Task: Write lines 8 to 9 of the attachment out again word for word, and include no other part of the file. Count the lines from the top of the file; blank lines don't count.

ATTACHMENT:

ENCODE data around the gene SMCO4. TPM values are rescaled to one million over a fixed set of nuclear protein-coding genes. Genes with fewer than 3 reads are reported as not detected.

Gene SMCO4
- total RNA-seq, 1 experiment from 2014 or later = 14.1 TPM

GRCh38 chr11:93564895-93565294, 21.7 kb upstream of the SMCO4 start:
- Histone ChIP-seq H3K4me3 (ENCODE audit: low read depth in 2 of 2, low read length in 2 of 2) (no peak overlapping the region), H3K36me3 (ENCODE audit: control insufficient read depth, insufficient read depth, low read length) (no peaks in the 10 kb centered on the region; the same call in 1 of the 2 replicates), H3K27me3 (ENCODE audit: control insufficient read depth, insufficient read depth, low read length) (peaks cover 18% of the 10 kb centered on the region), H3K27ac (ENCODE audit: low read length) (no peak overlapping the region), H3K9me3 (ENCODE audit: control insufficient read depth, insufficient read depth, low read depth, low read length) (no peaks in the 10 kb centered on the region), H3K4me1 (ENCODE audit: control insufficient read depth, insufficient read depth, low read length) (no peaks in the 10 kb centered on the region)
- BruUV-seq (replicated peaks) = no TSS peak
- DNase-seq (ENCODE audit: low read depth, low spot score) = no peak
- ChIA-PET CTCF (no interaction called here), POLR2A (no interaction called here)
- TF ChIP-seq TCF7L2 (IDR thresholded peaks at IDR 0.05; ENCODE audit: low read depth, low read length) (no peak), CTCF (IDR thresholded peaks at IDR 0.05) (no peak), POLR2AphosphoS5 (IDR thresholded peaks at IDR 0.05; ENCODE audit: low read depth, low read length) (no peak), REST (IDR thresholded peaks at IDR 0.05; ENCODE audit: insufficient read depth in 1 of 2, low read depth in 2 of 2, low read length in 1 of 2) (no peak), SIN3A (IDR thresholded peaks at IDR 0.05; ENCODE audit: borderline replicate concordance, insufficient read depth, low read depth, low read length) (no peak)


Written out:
- ChIA-PET CTCF (no interaction called here), POLR2A (no interaction called here)
- TF ChIP-seq TCF7L2 (IDR thresholded peaks at IDR 0.05; ENCODE audit: low read depth, low read length) (no peak), CTCF (IDR thresholded peaks at IDR 0.05) (no peak), POLR2AphosphoS5 (IDR thresholded peaks at IDR 0.05; ENCODE audit: low read depth, low read length) (no peak), REST (IDR thresholded peaks at IDR 0.05; ENCODE audit: insufficient read depth in 1 of 2, low read depth in 2 of 2, low read length in 1 of 2) (no peak), SIN3A (IDR thresholded peaks at IDR 0.05; ENCODE audit: borderline replicate concordance, insufficient read depth, low read depth, low read length) (no peak)